Measures contained in the Children Bill may not be enough to
improve the protection of vulnerable children in the future,
children’s charity Barnardo’s has warned.
Director of the charity’s child care operations Chris Hanvey said
he was concerned that plans to set up a database to collate
information on vulnerable children had not been thought through and
would still leave children at risk.
His comments were made as the Children Bill was due to receive its
second hearing in the House of Lords earlier this week.
“We fear that too much is being left to the discretion of
individual professionals and could leave significant gaps in the
safety net for children,” Hanvey said. “It was poor professional
judgement that contributed to the death of Victoria Climbi’, and
there is a risk that this could happen again unless it is clearly
established what kind of concerns should be recorded about a child,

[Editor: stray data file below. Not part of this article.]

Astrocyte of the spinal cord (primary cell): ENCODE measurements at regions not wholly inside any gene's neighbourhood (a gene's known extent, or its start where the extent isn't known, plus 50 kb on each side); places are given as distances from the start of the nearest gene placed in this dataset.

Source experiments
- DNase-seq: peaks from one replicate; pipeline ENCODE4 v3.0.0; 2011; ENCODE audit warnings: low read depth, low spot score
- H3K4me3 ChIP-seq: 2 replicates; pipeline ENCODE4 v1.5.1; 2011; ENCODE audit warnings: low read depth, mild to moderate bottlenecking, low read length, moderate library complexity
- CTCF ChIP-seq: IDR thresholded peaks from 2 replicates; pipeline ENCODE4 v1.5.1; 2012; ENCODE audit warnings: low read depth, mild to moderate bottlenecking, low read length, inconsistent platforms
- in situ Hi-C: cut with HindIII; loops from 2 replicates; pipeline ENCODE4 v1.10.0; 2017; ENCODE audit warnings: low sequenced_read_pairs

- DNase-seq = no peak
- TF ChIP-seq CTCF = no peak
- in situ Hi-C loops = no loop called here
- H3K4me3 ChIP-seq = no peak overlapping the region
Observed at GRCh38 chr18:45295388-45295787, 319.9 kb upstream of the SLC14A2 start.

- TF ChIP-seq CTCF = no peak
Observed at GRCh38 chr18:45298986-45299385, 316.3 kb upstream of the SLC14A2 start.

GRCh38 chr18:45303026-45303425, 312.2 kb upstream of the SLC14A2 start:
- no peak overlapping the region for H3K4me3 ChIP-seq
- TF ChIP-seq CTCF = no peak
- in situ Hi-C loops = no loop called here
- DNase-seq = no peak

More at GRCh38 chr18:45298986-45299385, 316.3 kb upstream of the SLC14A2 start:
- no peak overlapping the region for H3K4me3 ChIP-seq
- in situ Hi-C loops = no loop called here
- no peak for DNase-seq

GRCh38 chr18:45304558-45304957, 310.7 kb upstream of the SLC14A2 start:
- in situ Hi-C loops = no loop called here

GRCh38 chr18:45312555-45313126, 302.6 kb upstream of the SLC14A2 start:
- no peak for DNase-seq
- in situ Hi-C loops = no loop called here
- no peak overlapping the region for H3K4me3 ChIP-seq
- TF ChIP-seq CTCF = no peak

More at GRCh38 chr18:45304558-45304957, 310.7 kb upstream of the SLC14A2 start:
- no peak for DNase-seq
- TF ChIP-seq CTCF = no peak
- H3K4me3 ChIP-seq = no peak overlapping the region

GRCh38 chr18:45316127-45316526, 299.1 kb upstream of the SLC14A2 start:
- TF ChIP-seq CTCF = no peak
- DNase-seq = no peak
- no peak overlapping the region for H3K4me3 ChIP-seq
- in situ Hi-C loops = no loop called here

and who is responsible for following them up and when.”
Under the bill’s proposals, professionals from health, social
services and education will be able to flag a child’s name to alert
other professionals to concerns, but will not be able to record
their concerns in detail.
Education officers and teachers have also raised concerns about
plans set out in Every Child Matters: the Next Steps,
published alongside the bill, to support all schools to develop
Speaking at a conference on extended and full-service schools in
Leeds last week, delegates questioned whether the children’s
minister’s plans for “every single school to be an extended school”
were realistic under existing funding restraints and within the
current target-driven culture.
But sources close to education secretary Charles Clarke told
Community Care last week that he planned to use the extra
money announced for his department in the budget to fulfil the
commitments of the Children Bill and that the sums involved would
be sufficient to meet the requirements.